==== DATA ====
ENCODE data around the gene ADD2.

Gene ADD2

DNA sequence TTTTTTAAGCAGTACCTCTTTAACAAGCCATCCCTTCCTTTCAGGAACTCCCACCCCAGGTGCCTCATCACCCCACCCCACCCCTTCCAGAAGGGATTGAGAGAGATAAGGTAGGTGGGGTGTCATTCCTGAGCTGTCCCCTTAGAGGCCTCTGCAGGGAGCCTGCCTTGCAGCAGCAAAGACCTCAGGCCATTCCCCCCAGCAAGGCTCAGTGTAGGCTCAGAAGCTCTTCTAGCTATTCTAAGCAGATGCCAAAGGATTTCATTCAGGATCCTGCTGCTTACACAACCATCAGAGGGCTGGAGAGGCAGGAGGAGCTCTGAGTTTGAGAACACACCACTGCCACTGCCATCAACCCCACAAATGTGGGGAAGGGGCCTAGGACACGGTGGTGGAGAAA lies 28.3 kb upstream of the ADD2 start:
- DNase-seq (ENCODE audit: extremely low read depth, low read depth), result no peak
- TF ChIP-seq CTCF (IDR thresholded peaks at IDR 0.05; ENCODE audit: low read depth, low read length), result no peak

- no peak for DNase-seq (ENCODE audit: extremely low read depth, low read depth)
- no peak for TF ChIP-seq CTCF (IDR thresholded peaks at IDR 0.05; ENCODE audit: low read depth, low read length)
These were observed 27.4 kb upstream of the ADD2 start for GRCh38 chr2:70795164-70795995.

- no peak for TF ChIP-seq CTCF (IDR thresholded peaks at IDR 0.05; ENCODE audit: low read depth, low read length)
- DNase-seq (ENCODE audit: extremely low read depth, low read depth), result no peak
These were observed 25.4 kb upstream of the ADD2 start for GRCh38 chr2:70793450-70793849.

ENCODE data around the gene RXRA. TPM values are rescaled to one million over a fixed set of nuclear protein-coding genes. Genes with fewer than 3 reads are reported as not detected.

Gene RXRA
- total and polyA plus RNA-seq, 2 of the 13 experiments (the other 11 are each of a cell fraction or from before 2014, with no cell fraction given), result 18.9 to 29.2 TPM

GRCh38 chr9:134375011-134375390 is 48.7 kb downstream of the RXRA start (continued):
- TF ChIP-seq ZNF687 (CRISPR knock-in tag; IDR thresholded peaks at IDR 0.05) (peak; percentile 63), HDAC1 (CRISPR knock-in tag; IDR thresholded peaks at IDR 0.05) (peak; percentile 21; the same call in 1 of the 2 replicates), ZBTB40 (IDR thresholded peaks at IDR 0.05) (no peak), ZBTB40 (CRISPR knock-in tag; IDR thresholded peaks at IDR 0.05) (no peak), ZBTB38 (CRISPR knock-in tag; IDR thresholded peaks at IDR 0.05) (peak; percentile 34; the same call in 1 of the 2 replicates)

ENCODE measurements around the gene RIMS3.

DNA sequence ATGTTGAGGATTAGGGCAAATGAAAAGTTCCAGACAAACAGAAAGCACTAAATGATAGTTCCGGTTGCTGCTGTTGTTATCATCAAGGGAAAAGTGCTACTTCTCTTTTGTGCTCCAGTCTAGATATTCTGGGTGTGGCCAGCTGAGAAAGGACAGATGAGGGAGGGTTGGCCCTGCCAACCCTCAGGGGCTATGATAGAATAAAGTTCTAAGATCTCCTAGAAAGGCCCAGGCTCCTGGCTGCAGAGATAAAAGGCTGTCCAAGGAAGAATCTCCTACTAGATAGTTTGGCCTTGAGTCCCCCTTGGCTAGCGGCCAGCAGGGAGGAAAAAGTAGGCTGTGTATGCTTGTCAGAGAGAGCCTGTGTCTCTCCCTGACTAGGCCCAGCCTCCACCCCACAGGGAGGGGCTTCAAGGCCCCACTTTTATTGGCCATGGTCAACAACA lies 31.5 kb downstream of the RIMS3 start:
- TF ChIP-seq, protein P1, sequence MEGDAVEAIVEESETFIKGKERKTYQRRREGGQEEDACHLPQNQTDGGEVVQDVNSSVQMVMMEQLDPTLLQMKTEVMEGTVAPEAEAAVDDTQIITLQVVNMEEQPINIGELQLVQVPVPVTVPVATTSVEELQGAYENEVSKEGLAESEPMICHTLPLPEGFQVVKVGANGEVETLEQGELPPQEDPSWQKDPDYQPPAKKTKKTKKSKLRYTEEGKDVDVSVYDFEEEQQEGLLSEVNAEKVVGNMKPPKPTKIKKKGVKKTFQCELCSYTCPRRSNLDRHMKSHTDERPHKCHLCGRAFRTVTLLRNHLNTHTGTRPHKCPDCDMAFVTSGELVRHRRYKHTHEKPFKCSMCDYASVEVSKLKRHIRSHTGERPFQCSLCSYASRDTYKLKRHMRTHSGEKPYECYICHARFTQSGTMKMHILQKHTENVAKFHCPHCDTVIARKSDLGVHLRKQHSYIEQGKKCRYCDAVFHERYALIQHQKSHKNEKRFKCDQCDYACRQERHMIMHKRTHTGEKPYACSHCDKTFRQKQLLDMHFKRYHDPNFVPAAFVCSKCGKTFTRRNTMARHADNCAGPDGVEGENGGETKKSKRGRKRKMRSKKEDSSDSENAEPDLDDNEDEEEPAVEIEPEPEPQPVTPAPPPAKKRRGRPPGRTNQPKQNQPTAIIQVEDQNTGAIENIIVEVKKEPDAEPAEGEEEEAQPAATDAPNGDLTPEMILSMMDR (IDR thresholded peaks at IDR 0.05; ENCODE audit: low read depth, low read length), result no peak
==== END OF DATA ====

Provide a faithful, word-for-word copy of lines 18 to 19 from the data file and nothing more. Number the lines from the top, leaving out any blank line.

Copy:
DNA sequence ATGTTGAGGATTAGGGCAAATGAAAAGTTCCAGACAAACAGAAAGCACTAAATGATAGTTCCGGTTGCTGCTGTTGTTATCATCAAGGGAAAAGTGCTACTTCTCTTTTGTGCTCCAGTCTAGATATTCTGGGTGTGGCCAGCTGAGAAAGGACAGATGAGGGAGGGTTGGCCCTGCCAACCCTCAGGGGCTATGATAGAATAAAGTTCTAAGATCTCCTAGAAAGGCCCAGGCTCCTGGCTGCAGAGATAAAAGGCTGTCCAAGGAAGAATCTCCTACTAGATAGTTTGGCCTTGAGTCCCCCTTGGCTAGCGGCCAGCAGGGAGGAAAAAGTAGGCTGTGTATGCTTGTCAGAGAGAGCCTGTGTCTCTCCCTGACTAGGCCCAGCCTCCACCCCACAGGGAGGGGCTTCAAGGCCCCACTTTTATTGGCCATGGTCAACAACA lies 31.5 kb downstream of the RIMS3 start:
- TF ChIP-seq, protein P1, sequence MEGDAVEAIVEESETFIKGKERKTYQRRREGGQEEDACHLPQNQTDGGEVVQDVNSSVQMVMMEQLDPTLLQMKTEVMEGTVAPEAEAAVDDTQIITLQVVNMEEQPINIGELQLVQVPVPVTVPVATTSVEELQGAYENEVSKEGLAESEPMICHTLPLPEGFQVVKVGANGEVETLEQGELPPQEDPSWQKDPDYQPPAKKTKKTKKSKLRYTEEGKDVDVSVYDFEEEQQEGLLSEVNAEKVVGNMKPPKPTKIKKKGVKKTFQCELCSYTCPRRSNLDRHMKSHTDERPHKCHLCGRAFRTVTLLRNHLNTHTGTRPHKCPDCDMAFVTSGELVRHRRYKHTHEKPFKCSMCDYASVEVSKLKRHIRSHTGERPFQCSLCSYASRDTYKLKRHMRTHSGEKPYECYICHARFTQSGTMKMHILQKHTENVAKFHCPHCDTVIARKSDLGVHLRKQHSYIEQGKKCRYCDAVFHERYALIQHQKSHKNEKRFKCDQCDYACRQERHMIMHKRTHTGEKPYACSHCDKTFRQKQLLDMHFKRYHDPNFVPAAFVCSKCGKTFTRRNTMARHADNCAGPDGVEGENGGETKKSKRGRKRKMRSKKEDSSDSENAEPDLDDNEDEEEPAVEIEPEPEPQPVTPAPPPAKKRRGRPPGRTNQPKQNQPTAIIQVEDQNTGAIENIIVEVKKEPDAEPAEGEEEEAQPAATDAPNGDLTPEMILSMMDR (IDR thresholded peaks at IDR 0.05; ENCODE audit: low read depth, low read length), result no peak